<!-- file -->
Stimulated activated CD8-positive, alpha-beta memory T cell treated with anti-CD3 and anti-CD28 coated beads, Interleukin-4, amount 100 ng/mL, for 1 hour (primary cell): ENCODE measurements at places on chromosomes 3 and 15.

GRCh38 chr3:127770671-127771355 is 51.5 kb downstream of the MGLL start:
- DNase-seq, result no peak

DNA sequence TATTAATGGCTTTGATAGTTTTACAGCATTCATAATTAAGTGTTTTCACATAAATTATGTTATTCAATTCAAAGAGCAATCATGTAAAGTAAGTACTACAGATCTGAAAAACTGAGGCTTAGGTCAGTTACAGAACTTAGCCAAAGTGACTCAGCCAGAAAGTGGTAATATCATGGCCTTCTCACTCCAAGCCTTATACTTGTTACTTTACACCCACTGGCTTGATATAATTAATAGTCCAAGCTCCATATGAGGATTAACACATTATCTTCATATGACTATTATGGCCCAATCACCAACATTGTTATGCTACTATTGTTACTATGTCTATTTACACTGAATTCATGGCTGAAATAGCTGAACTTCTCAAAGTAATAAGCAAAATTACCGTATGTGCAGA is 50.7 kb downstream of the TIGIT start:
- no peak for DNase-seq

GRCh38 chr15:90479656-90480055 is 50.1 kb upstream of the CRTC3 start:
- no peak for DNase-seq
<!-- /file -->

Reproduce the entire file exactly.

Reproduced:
Stimulated activated CD8-positive, alpha-beta memory T cell treated with anti-CD3 and anti-CD28 coated beads, Interleukin-4, amount 100 ng/mL, for 1 hour (primary cell): ENCODE measurements at places on chromosomes 3 and 15.

GRCh38 chr3:127770671-127771355 is 51.5 kb downstream of the MGLL start:
- DNase-seq, result no peak

DNA sequence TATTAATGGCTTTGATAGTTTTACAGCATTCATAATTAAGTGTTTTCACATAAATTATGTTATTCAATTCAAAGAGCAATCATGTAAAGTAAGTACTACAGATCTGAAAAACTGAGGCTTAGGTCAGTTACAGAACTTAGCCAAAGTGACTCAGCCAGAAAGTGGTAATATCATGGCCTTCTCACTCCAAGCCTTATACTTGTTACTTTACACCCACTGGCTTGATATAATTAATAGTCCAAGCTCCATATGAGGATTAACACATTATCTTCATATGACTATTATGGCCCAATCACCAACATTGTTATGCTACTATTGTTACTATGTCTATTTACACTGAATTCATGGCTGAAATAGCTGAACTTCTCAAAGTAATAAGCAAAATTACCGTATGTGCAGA is 50.7 kb downstream of the TIGIT start:
- no peak for DNase-seq

GRCh38 chr15:90479656-90480055 is 50.1 kb upstream of the CRTC3 start:
- no peak for DNase-seq